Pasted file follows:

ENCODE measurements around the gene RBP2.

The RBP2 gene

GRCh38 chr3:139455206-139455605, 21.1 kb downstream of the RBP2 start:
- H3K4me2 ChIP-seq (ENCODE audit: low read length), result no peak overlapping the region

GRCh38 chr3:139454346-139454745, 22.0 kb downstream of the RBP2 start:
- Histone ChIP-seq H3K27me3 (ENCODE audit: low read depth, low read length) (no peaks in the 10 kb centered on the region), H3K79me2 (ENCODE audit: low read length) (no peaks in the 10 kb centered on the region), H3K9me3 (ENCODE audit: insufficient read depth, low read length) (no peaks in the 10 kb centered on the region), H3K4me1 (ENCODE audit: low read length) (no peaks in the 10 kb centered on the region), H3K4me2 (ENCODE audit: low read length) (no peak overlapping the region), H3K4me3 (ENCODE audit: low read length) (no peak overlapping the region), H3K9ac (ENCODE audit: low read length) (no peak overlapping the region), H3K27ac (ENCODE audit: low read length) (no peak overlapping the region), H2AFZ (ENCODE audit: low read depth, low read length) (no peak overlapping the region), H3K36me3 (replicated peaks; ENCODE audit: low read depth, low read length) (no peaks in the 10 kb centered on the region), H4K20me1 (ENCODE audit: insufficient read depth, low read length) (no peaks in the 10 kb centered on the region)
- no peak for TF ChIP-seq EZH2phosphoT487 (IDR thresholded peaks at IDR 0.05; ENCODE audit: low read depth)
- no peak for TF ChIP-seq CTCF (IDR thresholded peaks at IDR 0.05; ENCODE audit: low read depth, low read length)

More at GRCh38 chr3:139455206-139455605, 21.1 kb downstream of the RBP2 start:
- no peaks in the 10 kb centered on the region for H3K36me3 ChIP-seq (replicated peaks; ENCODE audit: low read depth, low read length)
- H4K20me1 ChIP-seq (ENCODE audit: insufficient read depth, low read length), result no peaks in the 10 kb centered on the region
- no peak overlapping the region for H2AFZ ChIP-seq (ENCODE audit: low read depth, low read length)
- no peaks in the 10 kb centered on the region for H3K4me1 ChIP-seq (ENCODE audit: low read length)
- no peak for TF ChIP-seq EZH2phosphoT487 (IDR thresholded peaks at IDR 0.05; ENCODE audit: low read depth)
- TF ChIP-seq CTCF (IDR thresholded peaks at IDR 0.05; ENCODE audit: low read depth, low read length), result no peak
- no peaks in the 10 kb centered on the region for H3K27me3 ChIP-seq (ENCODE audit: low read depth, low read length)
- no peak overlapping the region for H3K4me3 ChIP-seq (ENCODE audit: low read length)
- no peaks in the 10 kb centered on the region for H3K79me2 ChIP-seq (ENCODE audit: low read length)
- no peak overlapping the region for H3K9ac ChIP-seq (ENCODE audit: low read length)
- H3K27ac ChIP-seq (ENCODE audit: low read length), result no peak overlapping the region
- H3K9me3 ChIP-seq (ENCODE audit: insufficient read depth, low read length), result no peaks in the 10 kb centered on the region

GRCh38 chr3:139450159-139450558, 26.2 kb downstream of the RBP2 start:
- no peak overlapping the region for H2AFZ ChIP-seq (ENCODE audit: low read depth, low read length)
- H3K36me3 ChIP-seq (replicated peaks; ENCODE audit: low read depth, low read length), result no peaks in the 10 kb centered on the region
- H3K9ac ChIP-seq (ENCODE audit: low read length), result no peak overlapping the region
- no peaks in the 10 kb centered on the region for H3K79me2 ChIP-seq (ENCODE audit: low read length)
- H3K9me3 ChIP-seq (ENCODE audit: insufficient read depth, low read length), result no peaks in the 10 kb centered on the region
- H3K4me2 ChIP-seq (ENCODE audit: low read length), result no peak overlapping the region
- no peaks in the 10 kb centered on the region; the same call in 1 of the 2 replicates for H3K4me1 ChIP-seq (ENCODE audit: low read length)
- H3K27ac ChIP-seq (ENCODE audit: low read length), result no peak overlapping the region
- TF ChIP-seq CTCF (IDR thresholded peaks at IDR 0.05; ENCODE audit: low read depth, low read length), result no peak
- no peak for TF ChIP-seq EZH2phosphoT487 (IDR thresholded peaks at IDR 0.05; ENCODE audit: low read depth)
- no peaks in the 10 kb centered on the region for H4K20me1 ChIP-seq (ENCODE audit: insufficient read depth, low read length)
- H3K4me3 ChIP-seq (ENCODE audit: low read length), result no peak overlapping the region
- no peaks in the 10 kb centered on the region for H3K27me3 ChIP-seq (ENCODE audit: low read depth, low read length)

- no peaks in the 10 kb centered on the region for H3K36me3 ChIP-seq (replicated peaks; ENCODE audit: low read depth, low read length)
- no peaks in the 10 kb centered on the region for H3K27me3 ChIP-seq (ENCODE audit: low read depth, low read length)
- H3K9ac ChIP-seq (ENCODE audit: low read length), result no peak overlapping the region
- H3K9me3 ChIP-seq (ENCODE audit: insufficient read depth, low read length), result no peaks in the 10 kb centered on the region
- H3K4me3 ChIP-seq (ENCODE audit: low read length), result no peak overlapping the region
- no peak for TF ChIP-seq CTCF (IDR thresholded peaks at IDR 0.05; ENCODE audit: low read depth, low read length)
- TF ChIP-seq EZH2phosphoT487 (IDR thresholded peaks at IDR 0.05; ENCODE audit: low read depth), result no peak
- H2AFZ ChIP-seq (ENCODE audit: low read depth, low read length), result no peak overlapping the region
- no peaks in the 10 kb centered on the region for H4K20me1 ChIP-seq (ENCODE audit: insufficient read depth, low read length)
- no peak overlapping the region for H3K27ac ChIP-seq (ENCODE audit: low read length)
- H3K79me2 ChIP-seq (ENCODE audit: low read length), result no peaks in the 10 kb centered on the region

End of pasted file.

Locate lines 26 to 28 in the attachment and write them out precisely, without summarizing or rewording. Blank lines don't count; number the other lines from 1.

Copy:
- no peaks in the 10 kb centered on the region for H3K79me2 ChIP-seq (ENCODE audit: low read length)
- H3K9me3 ChIP-seq (ENCODE audit: insufficient read depth, low read length), result no peaks in the 10 kb centered on the region
- H3K4me2 ChIP-seq (ENCODE audit: low read length), result no peak overlapping the region